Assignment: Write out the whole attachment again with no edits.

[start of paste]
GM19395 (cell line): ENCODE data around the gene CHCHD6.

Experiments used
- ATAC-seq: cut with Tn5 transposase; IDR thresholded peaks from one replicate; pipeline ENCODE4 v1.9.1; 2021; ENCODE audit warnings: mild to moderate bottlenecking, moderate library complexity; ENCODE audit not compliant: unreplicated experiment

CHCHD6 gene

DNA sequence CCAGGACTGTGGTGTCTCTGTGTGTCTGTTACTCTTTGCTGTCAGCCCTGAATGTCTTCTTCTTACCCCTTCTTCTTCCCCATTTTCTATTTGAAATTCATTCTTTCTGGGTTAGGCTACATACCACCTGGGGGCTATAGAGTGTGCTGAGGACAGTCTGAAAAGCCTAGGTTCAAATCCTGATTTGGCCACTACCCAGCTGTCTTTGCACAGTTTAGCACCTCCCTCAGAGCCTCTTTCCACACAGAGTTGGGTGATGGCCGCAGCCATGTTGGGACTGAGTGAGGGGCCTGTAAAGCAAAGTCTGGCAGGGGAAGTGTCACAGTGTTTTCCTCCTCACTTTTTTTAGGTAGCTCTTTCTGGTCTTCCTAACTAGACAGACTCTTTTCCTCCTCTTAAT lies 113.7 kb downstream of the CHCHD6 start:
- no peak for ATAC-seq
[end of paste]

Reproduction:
GM19395 (cell line): ENCODE data around the gene CHCHD6.

Experiments used
- ATAC-seq: cut with Tn5 transposase; IDR thresholded peaks from one replicate; pipeline ENCODE4 v1.9.1; 2021; ENCODE audit warnings: mild to moderate bottlenecking, moderate library complexity; ENCODE audit not compliant: unreplicated experiment

CHCHD6 gene

DNA sequence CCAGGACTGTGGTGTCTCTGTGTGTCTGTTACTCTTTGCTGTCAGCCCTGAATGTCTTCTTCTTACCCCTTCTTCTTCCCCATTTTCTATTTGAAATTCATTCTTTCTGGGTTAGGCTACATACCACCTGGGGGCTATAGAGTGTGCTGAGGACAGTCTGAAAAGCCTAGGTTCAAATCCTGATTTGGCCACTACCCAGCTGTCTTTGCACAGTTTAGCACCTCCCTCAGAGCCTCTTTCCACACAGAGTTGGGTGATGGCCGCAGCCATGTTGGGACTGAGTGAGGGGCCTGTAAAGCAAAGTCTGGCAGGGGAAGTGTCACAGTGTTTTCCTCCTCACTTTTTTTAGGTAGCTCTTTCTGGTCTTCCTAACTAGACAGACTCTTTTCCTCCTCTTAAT lies 113.7 kb downstream of the CHCHD6 start:
- no peak for ATAC-seq